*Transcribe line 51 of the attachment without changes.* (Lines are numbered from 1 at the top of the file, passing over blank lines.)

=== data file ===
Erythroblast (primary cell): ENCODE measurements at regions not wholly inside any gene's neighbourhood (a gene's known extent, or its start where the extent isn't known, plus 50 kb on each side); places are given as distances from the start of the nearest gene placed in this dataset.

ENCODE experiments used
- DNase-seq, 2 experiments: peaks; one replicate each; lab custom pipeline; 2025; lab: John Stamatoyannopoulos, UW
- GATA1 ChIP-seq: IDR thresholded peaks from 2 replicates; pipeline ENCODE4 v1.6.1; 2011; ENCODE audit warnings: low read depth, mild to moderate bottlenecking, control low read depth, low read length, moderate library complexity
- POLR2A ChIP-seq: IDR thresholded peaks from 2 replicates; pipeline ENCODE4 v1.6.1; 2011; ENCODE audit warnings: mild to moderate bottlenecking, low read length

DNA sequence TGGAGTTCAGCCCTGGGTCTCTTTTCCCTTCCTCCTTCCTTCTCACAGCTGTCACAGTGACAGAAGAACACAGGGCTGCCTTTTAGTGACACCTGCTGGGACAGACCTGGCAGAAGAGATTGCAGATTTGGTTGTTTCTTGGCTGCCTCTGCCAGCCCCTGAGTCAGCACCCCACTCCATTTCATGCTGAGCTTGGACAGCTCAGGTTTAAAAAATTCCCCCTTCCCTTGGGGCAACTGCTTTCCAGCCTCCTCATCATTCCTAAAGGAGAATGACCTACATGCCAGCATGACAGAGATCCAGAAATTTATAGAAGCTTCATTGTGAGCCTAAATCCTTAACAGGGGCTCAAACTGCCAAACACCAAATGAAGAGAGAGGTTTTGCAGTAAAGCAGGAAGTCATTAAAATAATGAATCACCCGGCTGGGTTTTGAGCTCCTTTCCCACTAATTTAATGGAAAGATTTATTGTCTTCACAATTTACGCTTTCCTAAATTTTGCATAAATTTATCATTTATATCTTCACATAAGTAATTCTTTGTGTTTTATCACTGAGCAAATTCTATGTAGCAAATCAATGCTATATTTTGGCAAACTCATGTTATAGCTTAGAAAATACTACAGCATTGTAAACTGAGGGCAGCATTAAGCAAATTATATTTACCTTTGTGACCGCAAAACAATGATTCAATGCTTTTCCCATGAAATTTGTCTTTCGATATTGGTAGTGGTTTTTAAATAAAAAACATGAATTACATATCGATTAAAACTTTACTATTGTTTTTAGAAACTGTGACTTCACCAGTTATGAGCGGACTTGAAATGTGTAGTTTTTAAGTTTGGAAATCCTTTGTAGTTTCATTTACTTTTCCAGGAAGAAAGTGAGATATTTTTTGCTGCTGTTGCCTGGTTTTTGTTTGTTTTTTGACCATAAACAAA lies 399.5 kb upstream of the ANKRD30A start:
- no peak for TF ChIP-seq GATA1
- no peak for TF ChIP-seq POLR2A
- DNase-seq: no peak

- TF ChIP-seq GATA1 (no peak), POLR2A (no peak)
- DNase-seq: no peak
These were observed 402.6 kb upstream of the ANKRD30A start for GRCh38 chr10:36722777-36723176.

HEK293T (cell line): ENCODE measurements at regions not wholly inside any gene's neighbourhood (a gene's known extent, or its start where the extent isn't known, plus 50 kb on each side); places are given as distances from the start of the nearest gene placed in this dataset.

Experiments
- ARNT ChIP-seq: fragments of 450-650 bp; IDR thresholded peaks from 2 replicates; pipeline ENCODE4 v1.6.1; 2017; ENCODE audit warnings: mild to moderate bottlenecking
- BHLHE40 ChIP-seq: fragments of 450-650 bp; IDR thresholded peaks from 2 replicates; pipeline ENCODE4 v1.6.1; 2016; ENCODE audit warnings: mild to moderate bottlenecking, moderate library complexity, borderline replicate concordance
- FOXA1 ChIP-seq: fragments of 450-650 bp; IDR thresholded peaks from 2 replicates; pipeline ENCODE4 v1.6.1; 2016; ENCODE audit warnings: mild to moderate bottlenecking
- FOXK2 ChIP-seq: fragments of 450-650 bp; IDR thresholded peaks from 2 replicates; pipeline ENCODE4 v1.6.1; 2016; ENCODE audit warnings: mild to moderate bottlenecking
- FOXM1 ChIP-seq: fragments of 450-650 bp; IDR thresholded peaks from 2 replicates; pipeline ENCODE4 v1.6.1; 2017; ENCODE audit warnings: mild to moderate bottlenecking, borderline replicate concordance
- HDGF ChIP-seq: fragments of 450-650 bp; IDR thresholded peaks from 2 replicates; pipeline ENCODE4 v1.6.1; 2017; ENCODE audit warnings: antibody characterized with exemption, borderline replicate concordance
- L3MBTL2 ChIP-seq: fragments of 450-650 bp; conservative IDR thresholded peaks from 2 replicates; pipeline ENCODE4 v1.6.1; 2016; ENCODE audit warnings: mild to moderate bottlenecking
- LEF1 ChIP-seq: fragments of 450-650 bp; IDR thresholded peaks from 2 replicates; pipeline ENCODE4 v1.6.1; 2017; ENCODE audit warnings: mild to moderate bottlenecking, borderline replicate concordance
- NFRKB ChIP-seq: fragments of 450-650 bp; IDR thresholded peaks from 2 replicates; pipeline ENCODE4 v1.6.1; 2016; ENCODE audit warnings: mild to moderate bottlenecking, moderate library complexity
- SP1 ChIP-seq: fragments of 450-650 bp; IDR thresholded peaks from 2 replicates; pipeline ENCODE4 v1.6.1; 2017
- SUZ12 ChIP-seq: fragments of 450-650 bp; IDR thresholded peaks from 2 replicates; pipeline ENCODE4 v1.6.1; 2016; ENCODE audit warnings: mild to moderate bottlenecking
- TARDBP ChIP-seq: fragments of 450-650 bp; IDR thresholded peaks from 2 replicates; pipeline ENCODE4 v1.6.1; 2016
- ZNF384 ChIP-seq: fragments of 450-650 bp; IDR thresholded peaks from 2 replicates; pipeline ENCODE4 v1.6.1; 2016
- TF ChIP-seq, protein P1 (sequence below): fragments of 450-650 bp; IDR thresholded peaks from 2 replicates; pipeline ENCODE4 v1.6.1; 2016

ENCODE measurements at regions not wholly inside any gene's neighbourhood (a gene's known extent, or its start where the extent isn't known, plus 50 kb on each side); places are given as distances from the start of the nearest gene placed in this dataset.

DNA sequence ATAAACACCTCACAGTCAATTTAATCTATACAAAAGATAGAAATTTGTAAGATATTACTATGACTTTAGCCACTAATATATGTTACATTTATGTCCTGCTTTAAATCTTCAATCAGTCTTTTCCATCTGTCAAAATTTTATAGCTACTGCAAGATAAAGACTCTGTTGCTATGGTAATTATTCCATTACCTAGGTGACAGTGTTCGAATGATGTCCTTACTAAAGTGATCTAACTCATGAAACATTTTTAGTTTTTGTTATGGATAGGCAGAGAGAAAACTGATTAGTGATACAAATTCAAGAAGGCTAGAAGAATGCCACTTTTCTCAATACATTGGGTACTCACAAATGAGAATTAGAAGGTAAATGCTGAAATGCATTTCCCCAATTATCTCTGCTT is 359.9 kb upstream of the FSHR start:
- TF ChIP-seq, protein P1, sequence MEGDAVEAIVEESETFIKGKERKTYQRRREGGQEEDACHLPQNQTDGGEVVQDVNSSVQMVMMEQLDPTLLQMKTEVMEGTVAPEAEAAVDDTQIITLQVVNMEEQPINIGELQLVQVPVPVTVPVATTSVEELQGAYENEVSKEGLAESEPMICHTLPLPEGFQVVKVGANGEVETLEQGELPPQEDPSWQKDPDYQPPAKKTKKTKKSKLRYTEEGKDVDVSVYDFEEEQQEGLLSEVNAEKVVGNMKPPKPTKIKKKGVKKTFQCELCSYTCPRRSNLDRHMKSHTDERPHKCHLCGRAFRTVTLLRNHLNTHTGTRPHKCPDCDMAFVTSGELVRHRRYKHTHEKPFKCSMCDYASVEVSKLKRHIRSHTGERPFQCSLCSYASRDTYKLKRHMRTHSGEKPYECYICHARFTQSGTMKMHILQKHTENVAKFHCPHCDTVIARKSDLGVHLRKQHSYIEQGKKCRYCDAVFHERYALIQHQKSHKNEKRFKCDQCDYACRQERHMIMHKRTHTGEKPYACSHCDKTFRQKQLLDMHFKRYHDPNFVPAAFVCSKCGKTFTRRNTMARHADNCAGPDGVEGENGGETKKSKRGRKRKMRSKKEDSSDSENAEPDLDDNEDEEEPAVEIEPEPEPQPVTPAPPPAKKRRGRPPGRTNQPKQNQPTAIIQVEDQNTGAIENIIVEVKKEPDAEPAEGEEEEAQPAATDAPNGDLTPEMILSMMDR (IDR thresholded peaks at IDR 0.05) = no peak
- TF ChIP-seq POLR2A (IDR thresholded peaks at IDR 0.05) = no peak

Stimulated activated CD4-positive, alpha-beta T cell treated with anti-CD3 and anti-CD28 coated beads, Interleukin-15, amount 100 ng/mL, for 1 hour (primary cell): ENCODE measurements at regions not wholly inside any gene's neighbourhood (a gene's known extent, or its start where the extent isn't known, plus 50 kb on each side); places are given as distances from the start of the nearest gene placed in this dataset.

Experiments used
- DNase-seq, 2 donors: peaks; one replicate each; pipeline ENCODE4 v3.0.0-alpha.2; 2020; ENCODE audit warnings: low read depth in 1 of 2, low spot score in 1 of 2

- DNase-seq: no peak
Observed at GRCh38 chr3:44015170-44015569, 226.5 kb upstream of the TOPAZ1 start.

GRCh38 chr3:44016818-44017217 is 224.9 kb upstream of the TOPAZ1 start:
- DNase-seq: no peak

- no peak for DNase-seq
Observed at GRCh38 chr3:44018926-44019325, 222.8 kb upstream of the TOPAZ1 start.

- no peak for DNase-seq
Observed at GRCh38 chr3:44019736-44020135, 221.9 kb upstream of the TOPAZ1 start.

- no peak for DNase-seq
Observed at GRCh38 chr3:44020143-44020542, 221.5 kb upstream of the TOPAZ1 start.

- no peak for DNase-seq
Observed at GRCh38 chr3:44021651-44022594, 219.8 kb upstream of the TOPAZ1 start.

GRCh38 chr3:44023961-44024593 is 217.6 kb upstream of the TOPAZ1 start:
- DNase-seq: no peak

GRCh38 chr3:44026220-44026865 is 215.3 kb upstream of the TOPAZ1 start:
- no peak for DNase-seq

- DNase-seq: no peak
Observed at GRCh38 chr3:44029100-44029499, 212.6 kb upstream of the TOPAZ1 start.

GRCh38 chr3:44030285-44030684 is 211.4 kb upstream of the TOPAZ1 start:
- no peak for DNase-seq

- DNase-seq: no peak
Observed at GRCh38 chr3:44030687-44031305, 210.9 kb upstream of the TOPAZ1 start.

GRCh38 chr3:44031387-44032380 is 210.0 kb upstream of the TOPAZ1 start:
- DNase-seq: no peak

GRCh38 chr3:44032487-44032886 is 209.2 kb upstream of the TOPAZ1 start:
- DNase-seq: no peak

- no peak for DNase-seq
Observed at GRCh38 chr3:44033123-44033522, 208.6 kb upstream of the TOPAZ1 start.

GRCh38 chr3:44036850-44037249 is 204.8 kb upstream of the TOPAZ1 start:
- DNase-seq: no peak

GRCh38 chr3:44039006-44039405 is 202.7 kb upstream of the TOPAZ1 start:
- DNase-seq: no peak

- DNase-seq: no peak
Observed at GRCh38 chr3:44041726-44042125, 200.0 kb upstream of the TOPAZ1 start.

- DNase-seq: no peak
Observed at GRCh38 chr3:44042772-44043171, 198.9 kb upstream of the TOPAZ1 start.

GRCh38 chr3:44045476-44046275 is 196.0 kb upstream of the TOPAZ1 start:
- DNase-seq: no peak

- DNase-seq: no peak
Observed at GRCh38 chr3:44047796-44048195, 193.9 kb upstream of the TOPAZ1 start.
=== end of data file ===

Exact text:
- no peak for DNase-seq